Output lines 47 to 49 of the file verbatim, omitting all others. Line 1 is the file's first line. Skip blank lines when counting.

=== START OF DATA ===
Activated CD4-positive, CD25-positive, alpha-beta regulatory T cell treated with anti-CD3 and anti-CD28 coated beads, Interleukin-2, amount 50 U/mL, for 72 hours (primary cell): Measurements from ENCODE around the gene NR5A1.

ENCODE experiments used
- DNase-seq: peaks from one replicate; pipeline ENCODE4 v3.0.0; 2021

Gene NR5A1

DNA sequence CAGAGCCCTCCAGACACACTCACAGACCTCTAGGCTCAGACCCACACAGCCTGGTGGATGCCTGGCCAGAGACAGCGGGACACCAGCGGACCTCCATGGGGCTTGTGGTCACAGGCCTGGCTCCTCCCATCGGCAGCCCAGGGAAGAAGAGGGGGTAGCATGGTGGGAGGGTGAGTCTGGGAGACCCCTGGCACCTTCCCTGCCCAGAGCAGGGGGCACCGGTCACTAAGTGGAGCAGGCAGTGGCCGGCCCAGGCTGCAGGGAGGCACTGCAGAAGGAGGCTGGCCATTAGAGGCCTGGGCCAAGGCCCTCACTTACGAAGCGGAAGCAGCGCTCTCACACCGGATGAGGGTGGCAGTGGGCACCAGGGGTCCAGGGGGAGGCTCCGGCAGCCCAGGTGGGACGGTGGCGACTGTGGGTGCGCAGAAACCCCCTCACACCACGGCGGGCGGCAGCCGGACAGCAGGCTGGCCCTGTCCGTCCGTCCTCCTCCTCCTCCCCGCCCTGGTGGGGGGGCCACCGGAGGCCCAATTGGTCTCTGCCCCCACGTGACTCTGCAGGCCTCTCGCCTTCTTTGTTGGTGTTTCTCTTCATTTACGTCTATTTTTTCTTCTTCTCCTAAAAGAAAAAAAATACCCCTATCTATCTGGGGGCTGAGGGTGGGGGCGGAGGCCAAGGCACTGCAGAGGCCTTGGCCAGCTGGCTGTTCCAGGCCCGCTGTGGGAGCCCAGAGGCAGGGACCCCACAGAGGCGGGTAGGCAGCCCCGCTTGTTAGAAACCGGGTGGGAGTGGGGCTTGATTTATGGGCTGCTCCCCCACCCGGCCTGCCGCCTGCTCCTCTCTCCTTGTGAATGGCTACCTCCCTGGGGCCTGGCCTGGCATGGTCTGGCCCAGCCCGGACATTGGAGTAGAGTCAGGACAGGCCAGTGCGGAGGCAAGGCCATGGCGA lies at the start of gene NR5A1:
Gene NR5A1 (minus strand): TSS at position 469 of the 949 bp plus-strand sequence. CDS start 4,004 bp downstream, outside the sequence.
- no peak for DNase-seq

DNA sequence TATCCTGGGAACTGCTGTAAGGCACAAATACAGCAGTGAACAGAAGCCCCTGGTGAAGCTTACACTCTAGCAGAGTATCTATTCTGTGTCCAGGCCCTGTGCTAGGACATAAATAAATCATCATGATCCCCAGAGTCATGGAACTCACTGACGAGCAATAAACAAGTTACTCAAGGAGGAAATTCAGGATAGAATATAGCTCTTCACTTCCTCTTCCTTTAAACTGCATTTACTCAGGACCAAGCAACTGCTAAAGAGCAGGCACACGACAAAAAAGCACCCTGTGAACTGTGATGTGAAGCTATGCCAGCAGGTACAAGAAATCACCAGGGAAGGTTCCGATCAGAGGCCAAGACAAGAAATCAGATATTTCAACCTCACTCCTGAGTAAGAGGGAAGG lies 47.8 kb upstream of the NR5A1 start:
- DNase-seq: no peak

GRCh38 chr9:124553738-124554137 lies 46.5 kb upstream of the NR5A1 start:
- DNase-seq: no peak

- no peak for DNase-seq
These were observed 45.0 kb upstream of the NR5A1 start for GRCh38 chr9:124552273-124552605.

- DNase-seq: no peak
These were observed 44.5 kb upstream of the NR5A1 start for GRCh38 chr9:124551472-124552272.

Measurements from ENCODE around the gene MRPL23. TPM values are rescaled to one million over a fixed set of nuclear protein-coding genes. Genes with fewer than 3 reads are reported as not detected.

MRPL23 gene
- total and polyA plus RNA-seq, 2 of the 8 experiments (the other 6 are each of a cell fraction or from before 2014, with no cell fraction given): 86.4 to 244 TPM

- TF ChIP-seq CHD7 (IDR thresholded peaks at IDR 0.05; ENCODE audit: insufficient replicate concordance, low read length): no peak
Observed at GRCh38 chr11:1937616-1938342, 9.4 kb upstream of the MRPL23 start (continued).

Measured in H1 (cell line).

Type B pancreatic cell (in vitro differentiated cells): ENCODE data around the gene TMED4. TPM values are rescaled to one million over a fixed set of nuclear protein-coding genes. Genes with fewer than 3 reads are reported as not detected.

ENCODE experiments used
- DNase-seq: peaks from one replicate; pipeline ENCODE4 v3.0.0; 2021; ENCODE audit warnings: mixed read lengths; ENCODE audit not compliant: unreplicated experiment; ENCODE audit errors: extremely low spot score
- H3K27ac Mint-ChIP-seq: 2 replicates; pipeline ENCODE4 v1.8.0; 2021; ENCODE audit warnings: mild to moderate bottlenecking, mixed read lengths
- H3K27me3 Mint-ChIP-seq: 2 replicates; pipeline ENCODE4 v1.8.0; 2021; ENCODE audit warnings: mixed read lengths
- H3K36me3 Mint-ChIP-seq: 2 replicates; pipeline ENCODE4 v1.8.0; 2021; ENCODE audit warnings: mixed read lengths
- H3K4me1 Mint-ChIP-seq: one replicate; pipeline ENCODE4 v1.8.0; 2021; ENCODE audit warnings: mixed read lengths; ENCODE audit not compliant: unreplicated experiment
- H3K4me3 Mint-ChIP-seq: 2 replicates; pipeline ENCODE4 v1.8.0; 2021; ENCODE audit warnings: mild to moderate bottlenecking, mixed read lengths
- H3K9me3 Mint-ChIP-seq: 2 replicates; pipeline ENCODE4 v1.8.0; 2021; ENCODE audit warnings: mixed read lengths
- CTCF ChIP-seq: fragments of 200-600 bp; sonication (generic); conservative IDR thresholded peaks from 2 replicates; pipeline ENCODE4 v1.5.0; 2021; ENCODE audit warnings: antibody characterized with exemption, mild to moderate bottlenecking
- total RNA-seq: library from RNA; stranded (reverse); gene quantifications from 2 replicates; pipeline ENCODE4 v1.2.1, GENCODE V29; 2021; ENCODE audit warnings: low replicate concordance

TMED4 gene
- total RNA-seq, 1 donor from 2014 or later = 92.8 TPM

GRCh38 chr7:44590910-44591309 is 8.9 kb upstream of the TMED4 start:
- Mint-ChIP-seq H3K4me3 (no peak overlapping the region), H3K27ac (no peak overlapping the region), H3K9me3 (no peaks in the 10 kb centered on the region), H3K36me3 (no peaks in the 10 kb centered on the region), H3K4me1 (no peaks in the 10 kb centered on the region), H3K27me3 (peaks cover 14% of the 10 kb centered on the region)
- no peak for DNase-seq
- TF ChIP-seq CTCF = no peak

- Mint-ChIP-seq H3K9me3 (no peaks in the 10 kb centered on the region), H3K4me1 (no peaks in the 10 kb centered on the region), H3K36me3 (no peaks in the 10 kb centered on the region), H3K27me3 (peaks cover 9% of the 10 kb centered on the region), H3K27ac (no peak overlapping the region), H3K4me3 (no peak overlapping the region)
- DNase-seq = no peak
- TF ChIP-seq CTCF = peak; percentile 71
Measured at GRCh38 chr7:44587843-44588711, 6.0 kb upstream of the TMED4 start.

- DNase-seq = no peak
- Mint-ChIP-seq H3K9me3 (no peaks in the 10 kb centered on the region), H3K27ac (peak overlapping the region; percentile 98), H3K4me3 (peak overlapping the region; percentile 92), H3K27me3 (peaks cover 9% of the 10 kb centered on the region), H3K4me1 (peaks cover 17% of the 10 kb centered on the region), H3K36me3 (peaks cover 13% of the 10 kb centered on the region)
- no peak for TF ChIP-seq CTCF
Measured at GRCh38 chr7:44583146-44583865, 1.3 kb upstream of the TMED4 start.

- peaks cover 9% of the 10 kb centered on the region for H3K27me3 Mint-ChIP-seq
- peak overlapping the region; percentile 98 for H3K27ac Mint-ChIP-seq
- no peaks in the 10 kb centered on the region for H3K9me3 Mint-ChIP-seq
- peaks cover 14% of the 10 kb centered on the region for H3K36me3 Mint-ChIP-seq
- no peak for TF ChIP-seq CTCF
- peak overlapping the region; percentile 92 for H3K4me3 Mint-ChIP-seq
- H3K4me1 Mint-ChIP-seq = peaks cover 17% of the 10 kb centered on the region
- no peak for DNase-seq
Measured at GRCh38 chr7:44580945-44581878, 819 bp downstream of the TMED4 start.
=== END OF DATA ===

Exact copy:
- peaks cover 9% of the 10 kb centered on the region for H3K27me3 Mint-ChIP-seq
- peak overlapping the region; percentile 98 for H3K27ac Mint-ChIP-seq
- no peaks in the 10 kb centered on the region for H3K9me3 Mint-ChIP-seq